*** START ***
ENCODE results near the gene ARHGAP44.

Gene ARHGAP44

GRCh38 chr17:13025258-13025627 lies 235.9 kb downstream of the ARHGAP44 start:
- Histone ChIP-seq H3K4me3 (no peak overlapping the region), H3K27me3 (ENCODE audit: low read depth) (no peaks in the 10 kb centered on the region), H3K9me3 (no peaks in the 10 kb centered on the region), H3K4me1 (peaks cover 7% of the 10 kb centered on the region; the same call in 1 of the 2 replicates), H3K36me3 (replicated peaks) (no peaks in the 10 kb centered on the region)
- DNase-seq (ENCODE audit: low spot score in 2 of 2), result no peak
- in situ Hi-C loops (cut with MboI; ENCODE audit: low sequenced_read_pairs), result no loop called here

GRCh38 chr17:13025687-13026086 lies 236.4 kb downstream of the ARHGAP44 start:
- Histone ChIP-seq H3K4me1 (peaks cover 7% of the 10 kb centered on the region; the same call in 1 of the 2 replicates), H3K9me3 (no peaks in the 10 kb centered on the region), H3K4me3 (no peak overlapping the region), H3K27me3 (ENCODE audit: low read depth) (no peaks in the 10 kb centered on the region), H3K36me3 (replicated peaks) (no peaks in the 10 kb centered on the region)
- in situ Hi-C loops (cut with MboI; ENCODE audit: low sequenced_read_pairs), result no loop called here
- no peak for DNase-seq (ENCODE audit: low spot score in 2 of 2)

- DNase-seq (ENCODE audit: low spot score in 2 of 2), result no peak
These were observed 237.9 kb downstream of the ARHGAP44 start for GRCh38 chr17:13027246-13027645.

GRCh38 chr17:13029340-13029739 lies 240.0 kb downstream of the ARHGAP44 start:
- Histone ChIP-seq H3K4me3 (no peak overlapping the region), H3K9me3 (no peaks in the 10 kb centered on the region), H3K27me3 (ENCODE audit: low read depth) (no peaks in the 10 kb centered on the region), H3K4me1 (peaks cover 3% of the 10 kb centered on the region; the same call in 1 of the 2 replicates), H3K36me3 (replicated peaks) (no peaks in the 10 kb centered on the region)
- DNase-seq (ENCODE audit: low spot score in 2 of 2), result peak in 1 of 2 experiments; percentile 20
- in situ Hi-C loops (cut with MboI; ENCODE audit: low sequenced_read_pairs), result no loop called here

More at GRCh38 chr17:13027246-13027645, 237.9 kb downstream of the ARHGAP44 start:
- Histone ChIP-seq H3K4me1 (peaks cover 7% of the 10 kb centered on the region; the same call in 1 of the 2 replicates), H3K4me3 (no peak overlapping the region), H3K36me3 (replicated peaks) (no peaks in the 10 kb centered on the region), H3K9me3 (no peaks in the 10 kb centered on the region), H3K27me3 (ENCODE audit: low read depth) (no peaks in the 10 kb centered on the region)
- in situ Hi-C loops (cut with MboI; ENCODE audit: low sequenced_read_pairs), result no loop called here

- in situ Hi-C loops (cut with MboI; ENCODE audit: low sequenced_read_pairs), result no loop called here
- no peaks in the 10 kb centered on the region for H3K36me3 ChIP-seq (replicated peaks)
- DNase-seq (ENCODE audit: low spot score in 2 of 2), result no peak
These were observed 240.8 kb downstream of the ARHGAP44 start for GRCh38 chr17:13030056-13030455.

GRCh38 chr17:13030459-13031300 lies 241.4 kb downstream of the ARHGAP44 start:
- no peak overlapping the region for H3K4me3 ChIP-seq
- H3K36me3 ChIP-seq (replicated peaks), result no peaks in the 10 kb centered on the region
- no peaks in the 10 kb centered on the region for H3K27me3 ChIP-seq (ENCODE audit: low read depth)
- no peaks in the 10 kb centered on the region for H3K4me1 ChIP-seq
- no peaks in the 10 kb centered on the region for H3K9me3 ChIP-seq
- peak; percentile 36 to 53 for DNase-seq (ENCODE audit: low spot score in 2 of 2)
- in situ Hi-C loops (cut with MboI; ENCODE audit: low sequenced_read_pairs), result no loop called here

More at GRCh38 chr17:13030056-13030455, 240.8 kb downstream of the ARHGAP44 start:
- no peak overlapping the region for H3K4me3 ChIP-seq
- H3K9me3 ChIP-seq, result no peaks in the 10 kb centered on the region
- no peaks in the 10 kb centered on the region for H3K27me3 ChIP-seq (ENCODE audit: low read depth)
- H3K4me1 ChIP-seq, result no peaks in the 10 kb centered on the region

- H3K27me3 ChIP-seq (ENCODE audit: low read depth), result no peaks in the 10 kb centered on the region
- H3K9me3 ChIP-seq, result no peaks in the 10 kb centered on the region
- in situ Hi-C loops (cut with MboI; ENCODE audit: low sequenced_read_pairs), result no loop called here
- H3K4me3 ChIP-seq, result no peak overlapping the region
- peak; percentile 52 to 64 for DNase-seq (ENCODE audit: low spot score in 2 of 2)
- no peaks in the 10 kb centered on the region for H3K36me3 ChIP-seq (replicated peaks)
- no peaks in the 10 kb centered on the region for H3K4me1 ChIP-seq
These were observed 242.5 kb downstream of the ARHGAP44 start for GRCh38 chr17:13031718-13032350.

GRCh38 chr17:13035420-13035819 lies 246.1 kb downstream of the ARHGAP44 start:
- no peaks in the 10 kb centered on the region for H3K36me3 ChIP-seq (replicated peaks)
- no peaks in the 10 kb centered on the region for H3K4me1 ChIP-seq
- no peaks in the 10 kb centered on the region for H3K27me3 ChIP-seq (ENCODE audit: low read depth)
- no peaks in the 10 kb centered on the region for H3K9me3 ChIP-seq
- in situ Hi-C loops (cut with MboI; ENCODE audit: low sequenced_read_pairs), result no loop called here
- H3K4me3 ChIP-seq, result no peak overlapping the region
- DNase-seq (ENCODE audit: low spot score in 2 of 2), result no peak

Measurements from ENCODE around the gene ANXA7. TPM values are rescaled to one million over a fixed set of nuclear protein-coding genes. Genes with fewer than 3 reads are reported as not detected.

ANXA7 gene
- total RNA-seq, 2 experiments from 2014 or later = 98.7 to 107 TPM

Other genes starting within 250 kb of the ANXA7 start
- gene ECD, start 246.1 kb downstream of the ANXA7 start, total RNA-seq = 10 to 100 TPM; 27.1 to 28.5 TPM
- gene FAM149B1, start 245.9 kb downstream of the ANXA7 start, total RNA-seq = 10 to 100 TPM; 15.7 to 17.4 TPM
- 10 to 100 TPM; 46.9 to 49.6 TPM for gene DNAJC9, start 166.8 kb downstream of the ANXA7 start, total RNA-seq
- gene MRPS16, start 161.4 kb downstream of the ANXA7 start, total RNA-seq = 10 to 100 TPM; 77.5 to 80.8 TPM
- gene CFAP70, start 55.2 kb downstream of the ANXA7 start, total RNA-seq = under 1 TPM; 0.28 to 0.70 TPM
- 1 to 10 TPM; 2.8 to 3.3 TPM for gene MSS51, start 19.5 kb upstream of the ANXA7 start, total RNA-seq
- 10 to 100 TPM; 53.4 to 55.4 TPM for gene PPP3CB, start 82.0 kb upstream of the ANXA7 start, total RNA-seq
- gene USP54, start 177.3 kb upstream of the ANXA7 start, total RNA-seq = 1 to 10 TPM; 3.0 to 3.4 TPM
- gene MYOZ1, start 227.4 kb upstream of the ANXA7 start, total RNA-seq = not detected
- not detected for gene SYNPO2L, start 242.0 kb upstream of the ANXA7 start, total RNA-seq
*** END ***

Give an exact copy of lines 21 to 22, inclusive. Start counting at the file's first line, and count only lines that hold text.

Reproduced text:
- no peaks in the 10 kb centered on the region for H3K36me3 ChIP-seq (replicated peaks)
- DNase-seq (ENCODE audit: low spot score in 2 of 2), result no peak